Murphy makes most of shot with Eastern
In a classic mismatch, the NFL-bound quarterback rolled out on third down, planted and threw downfield. Waiting for him, one hand in a cast, was a 5-foot-9, second-string defensive back who hadn’t played a full season of football in four years.
That would be Eastern Washington’s McKenzie Murphy, who read the eyes of Southern Utah’s Brad Sorensen and made a big interception in last weekend’s game in Cedar City, Utah.
“We bluffed like it was a blitz … I read the quarterback as he flowed, and he threw it right to me,” said Murphy, who made the catch despite a cast that protected a thumb that was broken earlier this season.
“They were joking that I catch the ball better with the cast,” laughed Murphy, who’s beaten the odds simply by being on the field this season.
Murphy, a two-way star at Ferris High, was the Greater Spokane League Defensive MVP for the Saxons, who finished 12-1 and reached the semifinals of the State 4A playoffs in 2007. The next fall, he walked on at the football program at Western Washington and played in several games as a true freshman.
Fresh off a 6-5 season, Murphy returned from winter break and was told on Jan. 8, 2009, that he would get be receiving a scholarship.
Three hours later, the Viking players were called together and told that the school was dropping the football program, which lost almost half a million dollars the previous year.
“We were so blindsided by it,” Murphy said. “It was quite a shock.”
The school honored all scholarships, so Murphy stayed in school and worked toward an accounting degree. The football pads were hung up, apparently for good.
“I did play some intramurals,” Murphy said. “But you come to terms with it. It’s out of your control, and it was such a good opportunity to get school paid for.”
By the summer of 2011, Murphy hadn’t played a competitive down in 21/2 years. He transferred his competitive drive to his sister, Alexis, a soccer player whom he felt needed a little push.
“I wanted to get her to go a little faster,” said Murphy, who took her to a speed camp run by West Valley High track coach Vic Wallace.
As he dropped her off, Wallace asked, “Are you running with us today?”
Murphy paused, saying he wasn’t in shape. Wallace pushed further, asking Murphy if he missed the game.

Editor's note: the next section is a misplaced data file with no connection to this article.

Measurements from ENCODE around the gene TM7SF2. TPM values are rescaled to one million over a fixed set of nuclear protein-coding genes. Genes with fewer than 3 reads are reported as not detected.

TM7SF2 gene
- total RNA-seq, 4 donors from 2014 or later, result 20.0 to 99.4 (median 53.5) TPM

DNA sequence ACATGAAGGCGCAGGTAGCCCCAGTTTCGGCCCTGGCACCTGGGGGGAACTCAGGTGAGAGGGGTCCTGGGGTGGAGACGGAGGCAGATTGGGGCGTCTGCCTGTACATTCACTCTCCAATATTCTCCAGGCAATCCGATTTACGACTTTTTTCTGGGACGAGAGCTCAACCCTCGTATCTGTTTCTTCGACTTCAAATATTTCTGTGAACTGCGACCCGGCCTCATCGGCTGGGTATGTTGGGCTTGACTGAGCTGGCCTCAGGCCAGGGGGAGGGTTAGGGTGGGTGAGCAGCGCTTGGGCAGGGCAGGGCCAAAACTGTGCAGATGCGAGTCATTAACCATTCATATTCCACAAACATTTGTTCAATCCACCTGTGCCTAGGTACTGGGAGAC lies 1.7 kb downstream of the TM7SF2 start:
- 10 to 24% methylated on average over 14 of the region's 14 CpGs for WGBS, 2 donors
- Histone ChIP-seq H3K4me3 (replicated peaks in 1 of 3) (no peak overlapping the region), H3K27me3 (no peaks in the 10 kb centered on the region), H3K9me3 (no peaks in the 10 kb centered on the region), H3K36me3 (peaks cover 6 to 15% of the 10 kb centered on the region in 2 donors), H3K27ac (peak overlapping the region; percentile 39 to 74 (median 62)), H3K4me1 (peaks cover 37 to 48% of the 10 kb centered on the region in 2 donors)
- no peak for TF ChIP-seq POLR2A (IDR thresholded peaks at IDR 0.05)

“I couldn’t lie to him,” Murphy said. He promised to return the next day.
The promise kept, Murphy ran some 40-yard sprints.
“The times were up a bit,” Murphy said.
“We can lower those, for sure,” said Wallace, who held up his end of the bargain. While still at Western last fall, Murphy was counseled by former Ferris teammates Jared Karstetter, a wide receiver at Washington State, and Jeff Minnerly, a safety at Eastern.
“Jared told me how much fun it would be in Pullman, but it was Jeff who really helped me (contact the Eastern coaches),” said Murphy, whose mother, uncle and grandmother attended Eastern.
“Actually, he contacted us and did all the work, making sure he was truly eligible,” safeties and special teams coach Jeff Schmedding said.
Murphy, 23, duly enrolled at Eastern to pick up the credits that will ensure his graduation with degree in accounting this fall back in Bellingham.
Schmedding said the only worry was the effect of the three-year layoff on his football skills.
“That’s your concern, but he was pretty driven from the start,” Schmedding said. “He’s a good football player all the way around, and he studies hard and that makes him a good football player.”
Good enough to help a Division I team that has a good shot at reaching the FCS playoffs, which will be in full swing about the time Murphy will receive his diploma at Western Washington. He has a 3.71 grade-point average.
After that, Murphy, 23, hopes to appeal to the NCAA for a sixth year of eligibility, which is uncertain because of his decision to stay in school at Western.
“I didn’t regret that decision until I started playing again,” Murphy said.